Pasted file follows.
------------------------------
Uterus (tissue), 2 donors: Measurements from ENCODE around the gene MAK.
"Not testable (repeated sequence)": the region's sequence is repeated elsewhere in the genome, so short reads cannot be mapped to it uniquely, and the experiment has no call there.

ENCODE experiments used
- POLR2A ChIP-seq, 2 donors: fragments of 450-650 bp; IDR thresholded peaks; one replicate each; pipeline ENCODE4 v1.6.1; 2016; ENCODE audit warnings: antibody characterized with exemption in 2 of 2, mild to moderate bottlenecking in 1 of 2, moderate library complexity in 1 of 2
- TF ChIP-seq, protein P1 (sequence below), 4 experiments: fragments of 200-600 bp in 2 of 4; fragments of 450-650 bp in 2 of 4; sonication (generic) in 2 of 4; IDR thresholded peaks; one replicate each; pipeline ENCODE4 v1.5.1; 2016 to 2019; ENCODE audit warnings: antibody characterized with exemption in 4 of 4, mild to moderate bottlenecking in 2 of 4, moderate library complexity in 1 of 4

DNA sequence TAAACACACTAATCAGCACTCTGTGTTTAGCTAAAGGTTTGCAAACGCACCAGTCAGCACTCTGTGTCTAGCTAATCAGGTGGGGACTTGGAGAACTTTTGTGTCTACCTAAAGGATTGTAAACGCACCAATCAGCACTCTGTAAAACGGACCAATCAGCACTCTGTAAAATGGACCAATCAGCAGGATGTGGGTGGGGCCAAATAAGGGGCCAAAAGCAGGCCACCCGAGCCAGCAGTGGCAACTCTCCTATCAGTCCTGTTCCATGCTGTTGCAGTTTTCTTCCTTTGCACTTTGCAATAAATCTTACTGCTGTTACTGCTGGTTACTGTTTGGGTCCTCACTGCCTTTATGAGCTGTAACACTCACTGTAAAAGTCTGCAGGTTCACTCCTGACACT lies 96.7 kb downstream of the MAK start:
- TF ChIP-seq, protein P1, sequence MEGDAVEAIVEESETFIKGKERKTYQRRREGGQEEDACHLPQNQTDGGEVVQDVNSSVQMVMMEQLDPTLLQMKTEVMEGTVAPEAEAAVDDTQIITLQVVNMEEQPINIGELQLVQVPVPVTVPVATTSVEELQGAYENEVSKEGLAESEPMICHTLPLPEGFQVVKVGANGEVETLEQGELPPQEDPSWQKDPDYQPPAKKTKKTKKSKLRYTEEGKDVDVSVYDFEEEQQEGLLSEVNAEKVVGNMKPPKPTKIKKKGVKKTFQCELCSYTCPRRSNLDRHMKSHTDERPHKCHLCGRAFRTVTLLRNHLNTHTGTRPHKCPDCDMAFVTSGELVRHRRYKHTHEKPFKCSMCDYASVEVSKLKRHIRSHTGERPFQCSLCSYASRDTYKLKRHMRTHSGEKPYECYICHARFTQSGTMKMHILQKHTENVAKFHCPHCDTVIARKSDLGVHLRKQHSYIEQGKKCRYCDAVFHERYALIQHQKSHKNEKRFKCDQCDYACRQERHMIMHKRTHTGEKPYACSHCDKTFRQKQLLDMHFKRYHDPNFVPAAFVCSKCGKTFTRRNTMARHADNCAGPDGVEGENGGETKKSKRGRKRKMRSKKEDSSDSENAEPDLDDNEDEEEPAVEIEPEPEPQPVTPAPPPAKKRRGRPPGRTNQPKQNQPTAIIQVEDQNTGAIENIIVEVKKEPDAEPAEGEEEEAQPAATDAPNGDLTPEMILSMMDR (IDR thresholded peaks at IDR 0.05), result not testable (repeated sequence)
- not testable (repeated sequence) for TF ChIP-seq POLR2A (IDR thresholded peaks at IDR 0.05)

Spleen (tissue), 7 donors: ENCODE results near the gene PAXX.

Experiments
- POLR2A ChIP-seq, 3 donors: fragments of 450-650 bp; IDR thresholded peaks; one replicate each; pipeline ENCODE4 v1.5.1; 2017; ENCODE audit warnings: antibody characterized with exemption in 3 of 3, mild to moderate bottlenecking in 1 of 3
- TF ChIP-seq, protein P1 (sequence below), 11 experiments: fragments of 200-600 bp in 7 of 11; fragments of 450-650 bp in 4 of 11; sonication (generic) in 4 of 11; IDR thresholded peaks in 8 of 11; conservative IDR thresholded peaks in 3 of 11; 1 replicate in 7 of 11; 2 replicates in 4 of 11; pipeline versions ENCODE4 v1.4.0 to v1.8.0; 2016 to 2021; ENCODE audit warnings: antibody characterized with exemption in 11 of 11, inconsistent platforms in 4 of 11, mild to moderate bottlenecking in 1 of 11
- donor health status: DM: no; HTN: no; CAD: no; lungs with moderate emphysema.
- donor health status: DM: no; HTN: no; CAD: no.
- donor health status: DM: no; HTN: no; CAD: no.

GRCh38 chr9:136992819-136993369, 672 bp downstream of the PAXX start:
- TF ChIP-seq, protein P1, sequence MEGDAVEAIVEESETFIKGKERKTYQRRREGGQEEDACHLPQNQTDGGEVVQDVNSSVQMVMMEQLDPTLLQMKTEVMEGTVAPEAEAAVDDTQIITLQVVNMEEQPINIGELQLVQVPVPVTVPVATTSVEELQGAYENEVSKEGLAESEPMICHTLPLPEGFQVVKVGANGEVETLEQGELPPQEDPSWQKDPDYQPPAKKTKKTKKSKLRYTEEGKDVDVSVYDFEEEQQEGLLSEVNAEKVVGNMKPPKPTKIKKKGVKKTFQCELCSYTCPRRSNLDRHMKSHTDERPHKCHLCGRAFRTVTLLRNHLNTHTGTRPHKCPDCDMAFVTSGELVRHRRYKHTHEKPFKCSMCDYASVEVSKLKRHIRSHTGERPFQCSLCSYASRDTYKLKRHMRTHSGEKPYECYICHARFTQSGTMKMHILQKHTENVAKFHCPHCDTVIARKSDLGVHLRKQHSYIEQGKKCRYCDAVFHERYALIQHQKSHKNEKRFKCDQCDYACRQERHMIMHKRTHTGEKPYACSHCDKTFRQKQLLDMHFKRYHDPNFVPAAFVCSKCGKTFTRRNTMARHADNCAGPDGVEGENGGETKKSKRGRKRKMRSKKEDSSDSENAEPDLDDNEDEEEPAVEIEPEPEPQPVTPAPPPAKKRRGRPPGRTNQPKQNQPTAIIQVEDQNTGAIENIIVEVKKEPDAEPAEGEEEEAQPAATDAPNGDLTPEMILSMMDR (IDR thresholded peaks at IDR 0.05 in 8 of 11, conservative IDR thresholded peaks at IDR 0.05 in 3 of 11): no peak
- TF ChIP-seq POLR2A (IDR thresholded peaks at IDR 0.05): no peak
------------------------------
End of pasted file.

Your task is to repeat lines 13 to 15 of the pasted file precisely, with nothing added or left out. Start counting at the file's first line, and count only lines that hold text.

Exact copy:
- donor health status: DM: no; HTN: no; CAD: no; lungs with moderate emphysema.
- donor health status: DM: no; HTN: no; CAD: no.
- donor health status: DM: no; HTN: no; CAD: no.